This was a place I had been saying goodbye to for years. A place I came to visit as one does a deceased family member in a cemetery, over and over again. Our home died to us and now the traces of it, save a long thin piece of wood with blue paint that I found and took, are gone as well.

And although this moment felt like it should be the natural point of closure, the final goodbye, I couldn’t imagine stopping my visits: even if there was a new house there, even if there was a new family in it. In the movie version of my life, we might end here as the protagonist bids farewell to her childhood memories and her childhood home and steps off into her very bright future. Maybe there would even be a flash-forward to her home-to-be, complete with husband in the doorframe and children eating breakfast at the kitchen table. So why do I feel its not over for me and this land?

It’s not a compulsion, this desire to visit. It’s more like coming to sit in silence with an old friend. There’s a kind of peace that comes from being there—from remembering what was and seeing what is real now. I can sit with all the fond memories and the painful loss of this place. It feels real. It feels authentic—this mix of beauty and joy with grief and sorrow. This house taught me how to live life and bear it all: how to grow, how to be nurtured and to nurture, how to love and also how to unexpectedly and without warning, let it all go. To say goodbye. To unhand expectations of what the space you rest your life in looks like.



I feel I owe this land so much—the place I was born into, where I took my first steps and read and wrote my first words, where I learned how to embrace and be enclosed in the arms of somebody who loved me. I learned to cry, to mourn and to go on, still and always, with the movement of life. I learned about the richness that lies in details—in the shape of a sill, in nicks, slants, the flaws we perceive as such or the ones we find charming. I learned how to observe and how to write those observations down.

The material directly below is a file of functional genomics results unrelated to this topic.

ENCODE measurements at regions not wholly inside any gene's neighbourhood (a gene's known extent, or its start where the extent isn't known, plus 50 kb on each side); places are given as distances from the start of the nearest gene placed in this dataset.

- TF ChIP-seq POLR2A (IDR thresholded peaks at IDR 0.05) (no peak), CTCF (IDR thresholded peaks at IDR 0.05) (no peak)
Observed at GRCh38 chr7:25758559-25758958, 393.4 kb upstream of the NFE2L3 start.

It occurred to me as I sat across the street from my childhood home that while I thought I had been coming back to grieve and let go, I was also coming back to honor and pay tribute to the home that held the space for me to become who I am, to the sacred spot where my mom, dad and I became a family. I realized I have continued to come back, all these months, all these years later, because I am so deeply grateful.




Filed under other words


Germany* (jûr m -n ), n. a country in north central Europe, on the North and Baltic Seas; area, 182,471 sq. mi.; pop., 65,899,000 (1946): in 1945, Germany was divided into four zones of occupation, administered respectively by France, Great Britain, the Soviet Union, and the United States, in 1949, the United States, British, and French zones were constituted as (the Federal Republic of) West Germany and the Soviet zone was constituted as the East German Democratic Republic (East Germany): capitals, Bonn (West Germany), Berlin (East Germany): German name, Deutshland: abbreviated Ger., G.